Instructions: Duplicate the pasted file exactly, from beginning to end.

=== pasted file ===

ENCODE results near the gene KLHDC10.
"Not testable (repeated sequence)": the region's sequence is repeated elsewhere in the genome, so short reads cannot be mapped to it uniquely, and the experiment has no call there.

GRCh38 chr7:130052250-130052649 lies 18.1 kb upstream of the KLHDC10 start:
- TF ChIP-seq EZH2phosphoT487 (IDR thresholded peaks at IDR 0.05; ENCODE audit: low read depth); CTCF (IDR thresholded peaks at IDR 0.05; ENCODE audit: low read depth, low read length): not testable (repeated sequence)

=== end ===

ENCODE results near the gene KLHDC10.
"Not testable (repeated sequence)": the region's sequence is repeated elsewhere in the genome, so short reads cannot be mapped to it uniquely, and the experiment has no call there.

GRCh38 chr7:130052250-130052649 lies 18.1 kb upstream of the KLHDC10 start:
- TF ChIP-seq EZH2phosphoT487 (IDR thresholded peaks at IDR 0.05; ENCODE audit: low read depth); CTCF (IDR thresholded peaks at IDR 0.05; ENCODE audit: low read depth, low read length): not testable (repeated sequence)